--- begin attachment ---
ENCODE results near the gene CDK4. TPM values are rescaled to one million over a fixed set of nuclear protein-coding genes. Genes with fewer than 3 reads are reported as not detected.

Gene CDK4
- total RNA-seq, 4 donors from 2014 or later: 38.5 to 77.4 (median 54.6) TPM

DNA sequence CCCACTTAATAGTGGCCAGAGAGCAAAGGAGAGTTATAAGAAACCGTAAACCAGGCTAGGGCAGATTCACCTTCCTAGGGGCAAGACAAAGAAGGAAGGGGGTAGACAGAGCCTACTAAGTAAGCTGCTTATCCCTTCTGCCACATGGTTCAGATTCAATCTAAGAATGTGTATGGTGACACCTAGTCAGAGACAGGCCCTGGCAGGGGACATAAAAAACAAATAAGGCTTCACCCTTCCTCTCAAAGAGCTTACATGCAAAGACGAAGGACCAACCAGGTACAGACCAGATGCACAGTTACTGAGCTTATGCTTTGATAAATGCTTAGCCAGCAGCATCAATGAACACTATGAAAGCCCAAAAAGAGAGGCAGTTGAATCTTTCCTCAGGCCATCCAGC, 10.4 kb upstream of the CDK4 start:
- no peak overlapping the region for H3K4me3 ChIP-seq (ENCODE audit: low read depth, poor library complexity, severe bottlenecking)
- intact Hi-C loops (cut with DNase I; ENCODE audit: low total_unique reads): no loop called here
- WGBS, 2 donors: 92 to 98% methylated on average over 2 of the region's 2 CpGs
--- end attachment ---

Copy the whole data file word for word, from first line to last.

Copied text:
ENCODE results near the gene CDK4. TPM values are rescaled to one million over a fixed set of nuclear protein-coding genes. Genes with fewer than 3 reads are reported as not detected.

Gene CDK4
- total RNA-seq, 4 donors from 2014 or later: 38.5 to 77.4 (median 54.6) TPM

DNA sequence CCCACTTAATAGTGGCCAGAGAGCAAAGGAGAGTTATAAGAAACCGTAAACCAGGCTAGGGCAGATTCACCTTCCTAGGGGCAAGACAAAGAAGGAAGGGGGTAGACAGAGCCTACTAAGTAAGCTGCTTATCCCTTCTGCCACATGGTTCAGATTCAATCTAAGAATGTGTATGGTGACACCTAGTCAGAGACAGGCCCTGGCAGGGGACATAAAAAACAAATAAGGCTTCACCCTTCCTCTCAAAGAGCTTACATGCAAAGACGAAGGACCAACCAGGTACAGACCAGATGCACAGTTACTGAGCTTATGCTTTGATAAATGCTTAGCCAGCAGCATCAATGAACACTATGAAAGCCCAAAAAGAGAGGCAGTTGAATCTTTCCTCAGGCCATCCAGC, 10.4 kb upstream of the CDK4 start:
- no peak overlapping the region for H3K4me3 ChIP-seq (ENCODE audit: low read depth, poor library complexity, severe bottlenecking)
- intact Hi-C loops (cut with DNase I; ENCODE audit: low total_unique reads): no loop called here
- WGBS, 2 donors: 92 to 98% methylated on average over 2 of the region's 2 CpGs